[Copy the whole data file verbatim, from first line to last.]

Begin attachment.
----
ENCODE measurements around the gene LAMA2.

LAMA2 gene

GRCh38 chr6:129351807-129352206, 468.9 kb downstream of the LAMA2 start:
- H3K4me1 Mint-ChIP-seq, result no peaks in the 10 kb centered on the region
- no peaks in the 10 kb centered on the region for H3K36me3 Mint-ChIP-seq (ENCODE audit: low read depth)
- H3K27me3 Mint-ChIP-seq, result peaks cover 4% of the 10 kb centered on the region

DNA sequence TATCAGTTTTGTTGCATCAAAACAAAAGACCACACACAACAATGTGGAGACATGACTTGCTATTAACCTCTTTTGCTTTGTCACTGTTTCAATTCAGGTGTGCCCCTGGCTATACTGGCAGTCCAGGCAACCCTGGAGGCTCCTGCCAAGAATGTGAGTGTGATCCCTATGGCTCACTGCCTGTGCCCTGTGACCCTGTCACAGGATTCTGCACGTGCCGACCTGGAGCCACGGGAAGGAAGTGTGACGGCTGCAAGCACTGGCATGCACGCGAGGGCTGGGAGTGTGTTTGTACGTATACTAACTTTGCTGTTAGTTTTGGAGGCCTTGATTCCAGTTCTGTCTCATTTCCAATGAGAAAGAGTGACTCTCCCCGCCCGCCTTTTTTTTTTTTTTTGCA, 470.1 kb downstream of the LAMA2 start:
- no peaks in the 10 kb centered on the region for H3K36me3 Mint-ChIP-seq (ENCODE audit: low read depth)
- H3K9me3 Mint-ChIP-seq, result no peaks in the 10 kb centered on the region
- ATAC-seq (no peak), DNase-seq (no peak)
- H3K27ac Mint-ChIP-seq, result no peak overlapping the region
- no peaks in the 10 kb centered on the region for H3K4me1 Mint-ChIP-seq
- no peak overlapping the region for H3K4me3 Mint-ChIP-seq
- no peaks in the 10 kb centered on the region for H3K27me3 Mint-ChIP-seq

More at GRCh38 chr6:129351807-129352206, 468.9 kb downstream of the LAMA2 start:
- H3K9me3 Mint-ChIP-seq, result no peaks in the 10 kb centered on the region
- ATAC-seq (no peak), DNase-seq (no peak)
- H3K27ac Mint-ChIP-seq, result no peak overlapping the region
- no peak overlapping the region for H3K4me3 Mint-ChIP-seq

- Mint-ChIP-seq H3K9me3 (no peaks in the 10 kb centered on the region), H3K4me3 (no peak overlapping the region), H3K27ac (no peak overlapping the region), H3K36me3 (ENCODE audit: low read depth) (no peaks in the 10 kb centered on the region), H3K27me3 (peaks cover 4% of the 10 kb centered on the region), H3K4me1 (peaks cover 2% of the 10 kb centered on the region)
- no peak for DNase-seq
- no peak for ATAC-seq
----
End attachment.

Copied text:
ENCODE measurements around the gene LAMA2.

LAMA2 gene

GRCh38 chr6:129351807-129352206, 468.9 kb downstream of the LAMA2 start:
- H3K4me1 Mint-ChIP-seq, result no peaks in the 10 kb centered on the region
- no peaks in the 10 kb centered on the region for H3K36me3 Mint-ChIP-seq (ENCODE audit: low read depth)
- H3K27me3 Mint-ChIP-seq, result peaks cover 4% of the 10 kb centered on the region

DNA sequence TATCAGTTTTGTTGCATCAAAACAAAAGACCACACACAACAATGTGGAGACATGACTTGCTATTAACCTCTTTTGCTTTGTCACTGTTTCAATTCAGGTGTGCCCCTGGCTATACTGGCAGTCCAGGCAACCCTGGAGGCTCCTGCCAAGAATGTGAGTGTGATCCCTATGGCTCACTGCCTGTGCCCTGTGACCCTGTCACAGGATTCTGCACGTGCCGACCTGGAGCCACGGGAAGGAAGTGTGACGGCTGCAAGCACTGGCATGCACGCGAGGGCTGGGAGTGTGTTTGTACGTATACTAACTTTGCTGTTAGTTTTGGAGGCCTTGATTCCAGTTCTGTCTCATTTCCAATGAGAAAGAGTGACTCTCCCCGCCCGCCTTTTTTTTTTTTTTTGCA, 470.1 kb downstream of the LAMA2 start:
- no peaks in the 10 kb centered on the region for H3K36me3 Mint-ChIP-seq (ENCODE audit: low read depth)
- H3K9me3 Mint-ChIP-seq, result no peaks in the 10 kb centered on the region
- ATAC-seq (no peak), DNase-seq (no peak)
- H3K27ac Mint-ChIP-seq, result no peak overlapping the region
- no peaks in the 10 kb centered on the region for H3K4me1 Mint-ChIP-seq
- no peak overlapping the region for H3K4me3 Mint-ChIP-seq
- no peaks in the 10 kb centered on the region for H3K27me3 Mint-ChIP-seq

More at GRCh38 chr6:129351807-129352206, 468.9 kb downstream of the LAMA2 start:
- H3K9me3 Mint-ChIP-seq, result no peaks in the 10 kb centered on the region
- ATAC-seq (no peak), DNase-seq (no peak)
- H3K27ac Mint-ChIP-seq, result no peak overlapping the region
- no peak overlapping the region for H3K4me3 Mint-ChIP-seq

- Mint-ChIP-seq H3K9me3 (no peaks in the 10 kb centered on the region), H3K4me3 (no peak overlapping the region), H3K27ac (no peak overlapping the region), H3K36me3 (ENCODE audit: low read depth) (no peaks in the 10 kb centered on the region), H3K27me3 (peaks cover 4% of the 10 kb centered on the region), H3K4me1 (peaks cover 2% of the 10 kb centered on the region)
- no peak for DNase-seq
- no peak for ATAC-seq